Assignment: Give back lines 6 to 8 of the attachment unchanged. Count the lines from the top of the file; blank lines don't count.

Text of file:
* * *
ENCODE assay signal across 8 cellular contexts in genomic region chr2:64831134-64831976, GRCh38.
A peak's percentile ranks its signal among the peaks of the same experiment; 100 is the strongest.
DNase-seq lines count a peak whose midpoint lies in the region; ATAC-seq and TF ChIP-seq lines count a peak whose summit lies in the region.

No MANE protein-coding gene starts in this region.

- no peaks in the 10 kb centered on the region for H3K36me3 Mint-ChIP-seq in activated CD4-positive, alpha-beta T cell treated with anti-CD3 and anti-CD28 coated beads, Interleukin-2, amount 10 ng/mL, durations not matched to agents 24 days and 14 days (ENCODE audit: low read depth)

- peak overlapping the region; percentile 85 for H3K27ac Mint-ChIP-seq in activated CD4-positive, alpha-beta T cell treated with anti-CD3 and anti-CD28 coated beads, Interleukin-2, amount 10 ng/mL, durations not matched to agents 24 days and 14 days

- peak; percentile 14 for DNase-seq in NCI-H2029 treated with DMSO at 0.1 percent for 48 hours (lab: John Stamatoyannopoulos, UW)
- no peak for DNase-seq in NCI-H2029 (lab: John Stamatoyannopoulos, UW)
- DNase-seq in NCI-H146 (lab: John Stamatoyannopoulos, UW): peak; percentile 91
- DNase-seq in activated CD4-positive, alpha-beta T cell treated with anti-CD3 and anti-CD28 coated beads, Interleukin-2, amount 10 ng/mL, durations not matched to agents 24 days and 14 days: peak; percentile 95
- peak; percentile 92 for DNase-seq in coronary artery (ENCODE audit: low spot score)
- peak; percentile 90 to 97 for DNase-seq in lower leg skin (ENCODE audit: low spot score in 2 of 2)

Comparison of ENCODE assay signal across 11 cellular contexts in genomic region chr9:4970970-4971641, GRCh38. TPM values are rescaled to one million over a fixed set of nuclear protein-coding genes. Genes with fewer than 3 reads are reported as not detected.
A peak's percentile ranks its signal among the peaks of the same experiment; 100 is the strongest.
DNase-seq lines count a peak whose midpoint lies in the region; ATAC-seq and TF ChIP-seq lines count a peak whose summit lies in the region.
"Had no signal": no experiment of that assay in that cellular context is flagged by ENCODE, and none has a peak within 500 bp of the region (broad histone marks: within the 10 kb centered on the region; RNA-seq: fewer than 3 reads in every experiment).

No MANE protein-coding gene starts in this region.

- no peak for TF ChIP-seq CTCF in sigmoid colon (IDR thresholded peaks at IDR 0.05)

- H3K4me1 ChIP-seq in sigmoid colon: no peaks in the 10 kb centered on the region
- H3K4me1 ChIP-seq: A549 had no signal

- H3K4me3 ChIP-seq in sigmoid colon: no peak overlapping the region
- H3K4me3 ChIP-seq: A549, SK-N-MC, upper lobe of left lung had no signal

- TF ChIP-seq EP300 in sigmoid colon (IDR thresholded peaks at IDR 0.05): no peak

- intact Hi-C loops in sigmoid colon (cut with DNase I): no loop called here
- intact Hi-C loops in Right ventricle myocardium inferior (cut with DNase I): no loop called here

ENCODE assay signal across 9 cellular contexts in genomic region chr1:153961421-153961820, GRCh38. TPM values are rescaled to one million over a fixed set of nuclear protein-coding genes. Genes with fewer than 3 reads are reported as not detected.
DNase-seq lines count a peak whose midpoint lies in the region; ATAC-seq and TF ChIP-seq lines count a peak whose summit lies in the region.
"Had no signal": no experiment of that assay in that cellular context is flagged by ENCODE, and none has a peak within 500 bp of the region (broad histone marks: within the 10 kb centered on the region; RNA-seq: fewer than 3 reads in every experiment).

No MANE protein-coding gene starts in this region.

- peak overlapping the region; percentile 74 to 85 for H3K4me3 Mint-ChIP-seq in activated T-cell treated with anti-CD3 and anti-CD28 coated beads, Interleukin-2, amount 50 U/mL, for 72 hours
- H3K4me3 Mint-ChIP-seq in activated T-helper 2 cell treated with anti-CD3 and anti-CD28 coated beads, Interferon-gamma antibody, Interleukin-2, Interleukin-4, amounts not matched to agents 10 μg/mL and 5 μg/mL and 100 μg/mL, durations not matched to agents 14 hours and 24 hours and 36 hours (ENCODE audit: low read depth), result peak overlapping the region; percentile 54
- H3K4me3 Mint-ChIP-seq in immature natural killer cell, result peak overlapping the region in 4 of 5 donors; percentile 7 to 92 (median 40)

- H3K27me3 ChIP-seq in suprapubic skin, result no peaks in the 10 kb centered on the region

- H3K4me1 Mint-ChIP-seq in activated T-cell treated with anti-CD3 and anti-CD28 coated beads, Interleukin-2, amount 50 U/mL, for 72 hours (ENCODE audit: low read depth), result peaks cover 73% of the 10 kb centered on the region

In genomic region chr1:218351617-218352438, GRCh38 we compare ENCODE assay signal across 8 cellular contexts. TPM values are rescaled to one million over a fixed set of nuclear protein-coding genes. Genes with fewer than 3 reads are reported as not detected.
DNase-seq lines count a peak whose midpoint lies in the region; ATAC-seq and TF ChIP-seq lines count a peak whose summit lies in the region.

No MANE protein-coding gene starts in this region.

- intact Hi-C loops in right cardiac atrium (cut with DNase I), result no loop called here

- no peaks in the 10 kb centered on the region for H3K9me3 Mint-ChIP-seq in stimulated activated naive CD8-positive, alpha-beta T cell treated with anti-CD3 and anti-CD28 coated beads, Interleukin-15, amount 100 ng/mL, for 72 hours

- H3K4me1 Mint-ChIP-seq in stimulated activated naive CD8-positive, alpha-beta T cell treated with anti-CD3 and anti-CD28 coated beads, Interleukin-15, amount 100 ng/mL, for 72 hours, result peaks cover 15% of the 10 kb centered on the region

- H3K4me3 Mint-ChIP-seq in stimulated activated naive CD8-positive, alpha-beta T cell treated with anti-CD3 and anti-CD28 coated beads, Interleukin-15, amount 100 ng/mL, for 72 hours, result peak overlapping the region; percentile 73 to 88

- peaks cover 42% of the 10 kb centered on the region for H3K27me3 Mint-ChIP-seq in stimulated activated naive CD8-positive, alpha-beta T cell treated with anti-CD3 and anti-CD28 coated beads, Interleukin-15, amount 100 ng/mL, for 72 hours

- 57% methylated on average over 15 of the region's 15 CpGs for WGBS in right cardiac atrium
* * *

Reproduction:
- peak overlapping the region; percentile 85 for H3K27ac Mint-ChIP-seq in activated CD4-positive, alpha-beta T cell treated with anti-CD3 and anti-CD28 coated beads, Interleukin-2, amount 10 ng/mL, durations not matched to agents 24 days and 14 days

- peak; percentile 14 for DNase-seq in NCI-H2029 treated with DMSO at 0.1 percent for 48 hours (lab: John Stamatoyannopoulos, UW)
- no peak for DNase-seq in NCI-H2029 (lab: John Stamatoyannopoulos, UW)